REVIEW: Aerosmith – Rocks (1976)

AEROSMITH – Rocks (1975 Columbia, 1993 Sony)

Packaged clean and sharp, Aerosmith made their intentions clear on the cover art for Rocks.  The album launched a million guitar players and a hundred careers in rock and roll.  It is also notable as being the last album before a major turning point; the point at which Aerosmith let the drugs work against them in a major way.

“Back in the Saddle” is an impressive opener.  The main riff in the song is not a guitar, but Joe Perry playing a six string bass.  Steven Tyler has mastered his own voice by this time, squealing and shrieking in conjunction with the hooks.  In some ways “Back in the Saddle” sounds like the birth of the true Aerosmith.  “Last Child” meanwhile nails the oft-overlooked funky side of Aerosmith.

“Take me back to-a south Tallahassee,
Down cross the bridge to my sweet sassafrassy,
Can’t stand up on my feet in the city,
Gotta get back to the real nitty gritty.”

With the help of an understated horn section, Aerosmith turn “Last Child” into something special.  This unexpectedly fades into the metallic aggression of “Rats in the Cellar”.  A spiritual sequel to the song “Toys in the Attic”, this one’s even meaner and faster.  Somebody said that the goal here was take what the Yardbirds were doing and turn it up.  Harmonica hooks and slide guitar goodness — I’d say they nailed it.

I need something groovy and right in the pocket after that, and “Combination” sung together by Tyler and Perry is one such groove. “Combination” is an album highlight boasting hooks and cool bass licks galore, and listen to Joey Kramer tearing it up on the drums! “Sick as a Dog” is another semi-forgotten classic. I’ve loved this melodic rocker (similar to past tracks such as “No More No More”) since day one. I can’t help but get it in my head every time I actually am sick as a dog. (Knock wood, no major illnesses yet in 2015!)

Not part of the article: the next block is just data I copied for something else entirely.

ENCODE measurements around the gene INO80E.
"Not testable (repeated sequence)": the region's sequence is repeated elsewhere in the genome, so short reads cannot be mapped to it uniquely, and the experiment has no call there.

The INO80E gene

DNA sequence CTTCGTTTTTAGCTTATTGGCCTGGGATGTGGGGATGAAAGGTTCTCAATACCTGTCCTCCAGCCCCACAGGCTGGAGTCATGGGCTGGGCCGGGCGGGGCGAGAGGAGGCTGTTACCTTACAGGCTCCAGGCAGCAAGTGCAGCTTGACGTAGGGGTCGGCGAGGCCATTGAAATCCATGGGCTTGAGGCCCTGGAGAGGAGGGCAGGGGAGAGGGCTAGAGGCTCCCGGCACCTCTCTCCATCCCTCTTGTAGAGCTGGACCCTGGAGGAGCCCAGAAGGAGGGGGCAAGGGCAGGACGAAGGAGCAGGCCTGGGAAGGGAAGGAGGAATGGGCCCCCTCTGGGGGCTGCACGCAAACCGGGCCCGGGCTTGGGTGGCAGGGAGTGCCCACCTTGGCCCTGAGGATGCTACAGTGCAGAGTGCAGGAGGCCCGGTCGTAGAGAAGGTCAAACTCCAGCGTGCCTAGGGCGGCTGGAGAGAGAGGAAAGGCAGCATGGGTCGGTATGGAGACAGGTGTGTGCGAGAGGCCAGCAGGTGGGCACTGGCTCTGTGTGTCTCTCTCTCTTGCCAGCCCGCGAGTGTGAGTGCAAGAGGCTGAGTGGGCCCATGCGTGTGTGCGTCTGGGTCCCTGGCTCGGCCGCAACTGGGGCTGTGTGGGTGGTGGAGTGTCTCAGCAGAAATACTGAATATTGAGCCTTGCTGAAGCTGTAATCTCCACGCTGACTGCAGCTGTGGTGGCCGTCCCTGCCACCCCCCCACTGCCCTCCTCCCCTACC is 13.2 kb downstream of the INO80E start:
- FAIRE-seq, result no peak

Perhaps the most important song on Rocks is the Whitford/Tyler composition “Nobody’s Fault”.  Along with “Round and Round”, Whitford has a knack for coming up with some of the heaviest Aerosmith riffs.  Testament covered it in 1988 for The New Order, taking it to an extreme that Whitford couldn’t have predicted.  The post-apocalyptic lyrics fit the concept of the Testament album.

Aerosmith’s original recording of Nobody’s Fault features some of Tyler’s most impassioned howls.  Drummer Joey Kramer considers it to be his best drumming, and I’m sure Whitford feels the same about his guitar work.  Although you can still hear that Aerosmith beat, “Nobody’s Fault” proves the band are versatile and more than just another American blues rockin’ band.

Bringing back the funk, “Get the Lead Out” isn’t particularly a standout except in terms in performance (which, with Aerosmith, is always above reproach).   “Lick and a Promise” returns us to quality, with a stock rocker about Tyler’s favourite subject.  We’re now at the end of the record, and “Home Tonight” continues Aerosmith’s knack for ending an album effectively with a slow number.  A piano ballad with plenty of guitars, “Home Tonight” adds that bit of class that Rocks needed in order to compete with an album like Toys in the Attic.

So how does Rocks compare with Toys in the Attic, anyway?

Too close to call.  Rocks is definitely a heavier record, and Toys in the Attic is closer to the dead-center of Aerosmith’s sound with the horns and strings.  Otherwise, it’s splitting hairs.

5/5 stars

AEROSMITH BOX OF FIRE review series:

BOX OF FIRE THUMBDisc 1: Aerosmith (1973)
Disc 2: Get Your Wings (1974)
Disc 3: Toys in the Attic (1975)
Disc 4: Rocks (1976)



  1. Excellent review, Mike! One the most classic rock albums of all time. The Toys vs Rocks debate is one of those great arguments (like Exile vs Sticky) that often conclude with the realization that they’re both masterpieces!
    Thanks. Tim

    Liked by 2 people

    1. Thanks Tim! I wasn’t sure which way I was gonna go when I started this series — turned out it was, for all intents and purposes, a tie between the two!